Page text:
Special Collection Volume ISC 298
Film Date: 1988
Premiere release of exciting Bruce Broughton soundtrack from Peter Hyam's military crime thriller, set in San Francisco, starring Sean Connery, Mark Harmon, Meg Ryan.
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Doug's Tech Talk
Premiere release of exciting Bruce Broughton soundtrack from Peter Hyam's military crime thriller, set in San Francisco, starring Sean Connery, Mark Harmon, Meg Ryan. First of three pictures Broughton scored for Hyams, this one gave composer opportunities to write both strong main theme plus pulse-quickening action. Broughton launches with introspective, transparent four-note motif then moves to lean trumpet figure. Both ideas are reflective, offering cohesion that holds score together. Interestingly, brief trumpet idea is suggested throughout score but finally emerges into fully resplendent theme just once, for richly sonorous ending. But melody steps aside when action takes over. For chase sequences, Broughton creates propulsive rhythmic figures, then adds energetic, zigzagging staccato figures for trumpets in unison. Riveting trumpet parts playing above the fray are literally tour-de-force! Entire score plus alternates are presented courtesy Paramount Pictures. Sessions were made onto 32-track digital tape by Armin Steiner, then mixed directly to both digital and analog two-track stereo tape. Results are incredibly crisp, detailed! Special mention is due Broughton's recording of Edwin Eugene Bagley's famous "National Emblem" march. Stirring piece opens the film, Broughton records it outdoors for resounding, patriotic feel. A rewarding "extra"! Bruce Broughton conducts. Intrada Special Collection CD available while quantities and interest remain!
Tech Talk From The Co-Producer…
In approaching his
score for The Presidio, composer Bruce Broughton created a
splendid device simultaneously giving the work coherency and
diversity: a four-note motif characterized by a wide downward leap on the
second note. It was that simple. From this tiny anchor he could take the
score inward toward suspense or outward toward action—and, most importantly,
develop the motif into a fully realized theme finally heard at the
close of the score. How this motif works by itself and evolves into the richly
drawn love theme becomes
the intellectual substance of
the entire score. And then
there is the action.
Trumpets. The stalwart
sonority of the military film
and the aural symbol of great
authority. Broughton brings
the instrument into the music
early during the opening,
uses it further into his score
and ultimately brings it to resplendent
the aforementioned finish.
But there is so much more than meets the ear. At the outset, before
the trumpet begins its say, there is a delicate twinkling of the idea in a
variant for the keyboards, a distant suggestion of what will be. And this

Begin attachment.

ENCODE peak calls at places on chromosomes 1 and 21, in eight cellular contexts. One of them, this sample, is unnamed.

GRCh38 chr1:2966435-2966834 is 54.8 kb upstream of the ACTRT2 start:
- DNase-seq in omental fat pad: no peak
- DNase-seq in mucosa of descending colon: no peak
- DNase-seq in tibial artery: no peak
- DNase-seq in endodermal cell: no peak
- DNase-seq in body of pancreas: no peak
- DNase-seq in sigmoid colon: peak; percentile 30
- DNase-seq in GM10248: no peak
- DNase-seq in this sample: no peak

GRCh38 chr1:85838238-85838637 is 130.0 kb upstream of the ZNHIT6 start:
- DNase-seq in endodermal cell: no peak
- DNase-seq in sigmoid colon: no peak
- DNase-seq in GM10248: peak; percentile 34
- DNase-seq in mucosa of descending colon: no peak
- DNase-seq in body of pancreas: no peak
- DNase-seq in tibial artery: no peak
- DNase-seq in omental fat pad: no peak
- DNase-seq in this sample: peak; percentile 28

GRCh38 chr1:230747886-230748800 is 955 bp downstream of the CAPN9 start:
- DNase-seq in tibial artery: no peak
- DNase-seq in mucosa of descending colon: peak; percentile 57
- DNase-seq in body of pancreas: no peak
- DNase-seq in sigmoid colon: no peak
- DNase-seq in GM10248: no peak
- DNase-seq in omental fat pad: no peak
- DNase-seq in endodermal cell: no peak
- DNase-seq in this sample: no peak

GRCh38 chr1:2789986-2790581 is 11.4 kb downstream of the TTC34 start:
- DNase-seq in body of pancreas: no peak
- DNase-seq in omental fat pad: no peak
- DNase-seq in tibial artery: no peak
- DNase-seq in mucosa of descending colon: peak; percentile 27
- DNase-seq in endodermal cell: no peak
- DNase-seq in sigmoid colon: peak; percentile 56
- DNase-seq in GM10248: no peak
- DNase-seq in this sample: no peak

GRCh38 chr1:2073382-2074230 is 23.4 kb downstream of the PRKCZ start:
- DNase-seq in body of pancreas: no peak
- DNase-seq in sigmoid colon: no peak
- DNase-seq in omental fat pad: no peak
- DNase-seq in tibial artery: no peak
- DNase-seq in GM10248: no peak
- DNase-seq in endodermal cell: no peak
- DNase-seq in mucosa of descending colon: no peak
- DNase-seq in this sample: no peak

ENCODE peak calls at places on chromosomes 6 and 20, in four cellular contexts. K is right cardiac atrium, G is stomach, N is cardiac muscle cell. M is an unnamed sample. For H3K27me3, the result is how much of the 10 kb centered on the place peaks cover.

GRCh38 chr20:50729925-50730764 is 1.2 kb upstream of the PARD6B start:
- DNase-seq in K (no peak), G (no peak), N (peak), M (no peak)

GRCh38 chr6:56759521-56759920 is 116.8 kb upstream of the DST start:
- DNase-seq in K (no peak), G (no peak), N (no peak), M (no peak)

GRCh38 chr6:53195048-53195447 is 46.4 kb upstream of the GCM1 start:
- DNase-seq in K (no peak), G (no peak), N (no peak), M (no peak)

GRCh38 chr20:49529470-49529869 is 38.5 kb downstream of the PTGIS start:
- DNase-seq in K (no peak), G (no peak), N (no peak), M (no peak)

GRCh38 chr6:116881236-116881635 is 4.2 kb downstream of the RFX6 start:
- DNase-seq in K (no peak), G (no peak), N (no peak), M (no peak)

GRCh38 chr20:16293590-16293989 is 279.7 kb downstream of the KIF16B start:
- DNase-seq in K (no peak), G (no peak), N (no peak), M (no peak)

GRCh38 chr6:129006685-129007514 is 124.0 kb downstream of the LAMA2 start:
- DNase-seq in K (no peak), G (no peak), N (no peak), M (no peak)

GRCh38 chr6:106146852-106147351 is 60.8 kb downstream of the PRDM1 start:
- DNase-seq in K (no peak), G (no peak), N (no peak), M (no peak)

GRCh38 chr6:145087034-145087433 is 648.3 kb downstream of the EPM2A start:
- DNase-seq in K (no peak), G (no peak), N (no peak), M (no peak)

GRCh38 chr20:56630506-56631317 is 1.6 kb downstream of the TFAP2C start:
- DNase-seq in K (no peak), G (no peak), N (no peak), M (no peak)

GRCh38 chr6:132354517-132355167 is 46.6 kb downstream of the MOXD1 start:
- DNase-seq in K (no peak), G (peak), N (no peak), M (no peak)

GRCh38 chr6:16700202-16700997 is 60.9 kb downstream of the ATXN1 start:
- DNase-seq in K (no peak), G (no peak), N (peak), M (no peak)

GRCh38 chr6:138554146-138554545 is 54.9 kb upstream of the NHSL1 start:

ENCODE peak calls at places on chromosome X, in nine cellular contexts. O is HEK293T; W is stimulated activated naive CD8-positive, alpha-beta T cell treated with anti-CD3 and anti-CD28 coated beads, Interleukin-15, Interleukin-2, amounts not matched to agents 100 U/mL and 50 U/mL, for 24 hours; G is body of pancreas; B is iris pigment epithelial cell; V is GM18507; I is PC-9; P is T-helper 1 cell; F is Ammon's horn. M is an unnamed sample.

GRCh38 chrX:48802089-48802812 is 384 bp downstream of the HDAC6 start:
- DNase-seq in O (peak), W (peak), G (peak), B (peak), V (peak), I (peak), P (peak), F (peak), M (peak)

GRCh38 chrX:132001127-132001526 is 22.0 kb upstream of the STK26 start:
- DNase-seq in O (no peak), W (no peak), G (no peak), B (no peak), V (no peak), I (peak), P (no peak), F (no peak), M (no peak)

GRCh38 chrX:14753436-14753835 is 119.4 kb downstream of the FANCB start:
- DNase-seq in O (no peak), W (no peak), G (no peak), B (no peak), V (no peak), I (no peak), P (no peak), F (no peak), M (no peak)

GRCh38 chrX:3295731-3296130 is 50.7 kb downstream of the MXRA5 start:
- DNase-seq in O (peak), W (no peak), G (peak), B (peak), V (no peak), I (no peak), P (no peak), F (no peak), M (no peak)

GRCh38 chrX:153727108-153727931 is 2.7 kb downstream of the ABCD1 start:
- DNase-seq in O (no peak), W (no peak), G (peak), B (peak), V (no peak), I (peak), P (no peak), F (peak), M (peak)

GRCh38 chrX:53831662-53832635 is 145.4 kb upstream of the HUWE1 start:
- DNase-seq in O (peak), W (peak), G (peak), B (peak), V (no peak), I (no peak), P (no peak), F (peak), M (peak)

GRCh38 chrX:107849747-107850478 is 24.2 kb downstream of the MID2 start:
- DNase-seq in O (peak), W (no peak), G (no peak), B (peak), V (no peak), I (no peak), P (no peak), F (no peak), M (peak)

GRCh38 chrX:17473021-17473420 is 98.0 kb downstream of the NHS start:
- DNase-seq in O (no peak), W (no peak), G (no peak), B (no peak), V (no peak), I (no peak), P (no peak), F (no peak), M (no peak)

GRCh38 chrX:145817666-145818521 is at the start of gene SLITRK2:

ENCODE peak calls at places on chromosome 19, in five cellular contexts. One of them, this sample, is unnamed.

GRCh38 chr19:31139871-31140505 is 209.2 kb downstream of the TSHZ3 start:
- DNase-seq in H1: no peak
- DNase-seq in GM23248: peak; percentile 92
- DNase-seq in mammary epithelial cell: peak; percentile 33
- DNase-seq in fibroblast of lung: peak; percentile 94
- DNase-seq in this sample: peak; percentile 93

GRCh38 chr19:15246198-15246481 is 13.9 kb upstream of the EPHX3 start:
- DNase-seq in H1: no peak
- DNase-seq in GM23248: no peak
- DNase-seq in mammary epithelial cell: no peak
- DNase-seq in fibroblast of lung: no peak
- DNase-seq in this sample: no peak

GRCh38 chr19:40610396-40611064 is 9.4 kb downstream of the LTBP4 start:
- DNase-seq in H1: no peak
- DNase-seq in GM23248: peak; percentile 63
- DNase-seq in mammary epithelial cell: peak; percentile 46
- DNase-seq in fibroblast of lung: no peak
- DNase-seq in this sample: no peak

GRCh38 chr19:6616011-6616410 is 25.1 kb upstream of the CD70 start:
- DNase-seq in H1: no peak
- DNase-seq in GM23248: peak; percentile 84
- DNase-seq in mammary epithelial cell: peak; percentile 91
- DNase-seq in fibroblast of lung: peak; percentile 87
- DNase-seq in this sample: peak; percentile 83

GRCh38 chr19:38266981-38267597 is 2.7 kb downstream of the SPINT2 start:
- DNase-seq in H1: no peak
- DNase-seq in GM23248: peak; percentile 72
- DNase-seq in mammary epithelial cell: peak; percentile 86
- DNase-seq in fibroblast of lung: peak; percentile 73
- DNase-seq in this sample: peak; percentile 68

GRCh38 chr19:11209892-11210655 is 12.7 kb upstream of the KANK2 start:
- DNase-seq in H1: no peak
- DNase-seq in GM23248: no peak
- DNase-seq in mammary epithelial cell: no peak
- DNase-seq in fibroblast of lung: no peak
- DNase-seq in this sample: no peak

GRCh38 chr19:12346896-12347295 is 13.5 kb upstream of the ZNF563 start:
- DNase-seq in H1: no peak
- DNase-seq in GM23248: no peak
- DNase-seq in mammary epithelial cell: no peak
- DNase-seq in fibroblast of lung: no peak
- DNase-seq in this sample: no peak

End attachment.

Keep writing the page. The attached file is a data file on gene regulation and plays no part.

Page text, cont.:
suggestion, too, plays throughout the score, providing additional material
for the overall architecture.
And that action? In not one but two riveting chase sequences, Broughton writes exciting, propulsive rhythms for his percussion, searing lines for
his strings … and incredibly difficult passages for the trumpet section in
rapid exchanges of non-stop eighth notes in asymmetrical meter. In keeping
with his overall design for coherency, even these virtuoso trumpet figures
are linked with the primary motif via wide downward leaps. When
combined with the rest of the orchestra, this sound is both startlingly
unique and wildly ferocious.
The assembly of this world premiere
soundtrack release on CD follows the dramatic
action of the story. Following the score proper,
there are a handful of alternates, including the
original version of the main title with alterations
in both tempo and texture during the second half
as well as the second of two revisions of “Tailing
Spota” (the first revision appears during the full
score presentation). Also heard at the conclusion
of the CD is the rousing outdoor recording
Broughton conducted of the famous military
march “National Emblem,” composed by Edwin
Eugene Bailey in 1902 and used in the opening
of the film.
Courtesy of Paramount Pictures, this entire
CD was mastered from the original session elements,
initially recorded on digital 32-track tape
at 20th Century Fox Studios by engineer Armin
Steiner, then subsequently converted directly
into two-track stereo mixes on both digital and
analog tape. The resulting audio is crisp, clean
Composed and Conducted by Bruce Broughton.
The Presidio Recorded on April 25-27, and May 5, 1988, at 20th Century Fox Studios, Los Angeles, California.
This soundtrack was produced in cooperation with the
American Federation of Musicians of the United States and Canada.
Mari Tsumura Botnick
Alan De Veritch
J. Michael Mathews
Vince De Rosa
Michael G. Fisher